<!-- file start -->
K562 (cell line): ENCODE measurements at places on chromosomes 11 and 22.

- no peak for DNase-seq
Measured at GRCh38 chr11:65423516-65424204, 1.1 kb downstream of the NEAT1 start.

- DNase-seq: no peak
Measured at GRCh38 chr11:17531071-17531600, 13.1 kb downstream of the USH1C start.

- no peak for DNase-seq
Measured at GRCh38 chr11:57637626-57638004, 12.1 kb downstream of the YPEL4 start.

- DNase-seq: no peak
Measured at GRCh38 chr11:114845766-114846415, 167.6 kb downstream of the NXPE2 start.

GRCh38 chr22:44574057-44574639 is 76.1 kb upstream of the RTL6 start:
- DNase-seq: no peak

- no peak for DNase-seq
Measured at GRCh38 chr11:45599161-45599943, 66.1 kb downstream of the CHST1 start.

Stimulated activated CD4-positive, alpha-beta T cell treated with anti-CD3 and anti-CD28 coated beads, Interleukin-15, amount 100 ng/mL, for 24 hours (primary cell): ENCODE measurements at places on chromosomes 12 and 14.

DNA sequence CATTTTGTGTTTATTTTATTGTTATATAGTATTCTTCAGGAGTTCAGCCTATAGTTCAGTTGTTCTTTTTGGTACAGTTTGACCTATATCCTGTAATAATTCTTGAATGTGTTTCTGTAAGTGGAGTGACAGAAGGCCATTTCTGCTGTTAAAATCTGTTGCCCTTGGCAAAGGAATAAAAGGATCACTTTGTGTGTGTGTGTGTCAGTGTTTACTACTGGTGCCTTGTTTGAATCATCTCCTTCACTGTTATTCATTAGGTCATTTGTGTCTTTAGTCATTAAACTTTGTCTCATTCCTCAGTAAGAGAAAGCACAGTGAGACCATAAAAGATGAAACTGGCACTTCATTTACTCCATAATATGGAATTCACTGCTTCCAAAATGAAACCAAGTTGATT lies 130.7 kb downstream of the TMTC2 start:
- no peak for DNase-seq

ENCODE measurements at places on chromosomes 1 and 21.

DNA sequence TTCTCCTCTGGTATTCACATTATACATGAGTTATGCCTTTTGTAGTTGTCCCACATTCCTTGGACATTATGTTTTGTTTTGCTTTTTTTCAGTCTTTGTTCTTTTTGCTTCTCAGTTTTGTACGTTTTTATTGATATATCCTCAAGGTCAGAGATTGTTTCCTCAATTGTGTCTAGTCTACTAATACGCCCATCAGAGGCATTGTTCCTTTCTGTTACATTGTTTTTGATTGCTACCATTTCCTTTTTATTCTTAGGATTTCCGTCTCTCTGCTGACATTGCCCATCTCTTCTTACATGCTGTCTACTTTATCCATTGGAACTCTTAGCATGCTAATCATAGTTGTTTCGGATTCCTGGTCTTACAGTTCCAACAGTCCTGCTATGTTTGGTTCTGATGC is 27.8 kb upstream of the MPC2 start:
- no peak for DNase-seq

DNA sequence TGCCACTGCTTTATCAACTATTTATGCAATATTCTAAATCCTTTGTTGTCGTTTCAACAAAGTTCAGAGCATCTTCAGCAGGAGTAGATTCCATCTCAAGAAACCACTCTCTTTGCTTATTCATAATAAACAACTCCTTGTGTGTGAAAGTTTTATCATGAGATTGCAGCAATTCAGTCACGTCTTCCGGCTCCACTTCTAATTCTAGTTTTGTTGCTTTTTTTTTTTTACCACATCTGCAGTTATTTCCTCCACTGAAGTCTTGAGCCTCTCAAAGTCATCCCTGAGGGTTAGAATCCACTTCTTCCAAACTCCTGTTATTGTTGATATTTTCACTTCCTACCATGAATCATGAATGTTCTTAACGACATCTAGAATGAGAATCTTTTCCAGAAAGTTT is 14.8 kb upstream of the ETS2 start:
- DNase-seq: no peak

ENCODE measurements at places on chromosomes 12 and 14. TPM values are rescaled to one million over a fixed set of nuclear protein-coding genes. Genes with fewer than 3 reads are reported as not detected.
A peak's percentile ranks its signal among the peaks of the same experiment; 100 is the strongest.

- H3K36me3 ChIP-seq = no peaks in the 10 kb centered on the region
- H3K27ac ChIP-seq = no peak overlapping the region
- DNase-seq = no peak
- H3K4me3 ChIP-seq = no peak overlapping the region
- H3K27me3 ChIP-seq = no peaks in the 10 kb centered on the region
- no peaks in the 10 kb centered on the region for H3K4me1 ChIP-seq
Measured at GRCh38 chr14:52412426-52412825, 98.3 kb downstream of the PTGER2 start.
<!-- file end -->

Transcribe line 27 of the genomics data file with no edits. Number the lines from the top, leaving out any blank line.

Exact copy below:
- H3K4me3 ChIP-seq = no peak overlapping the region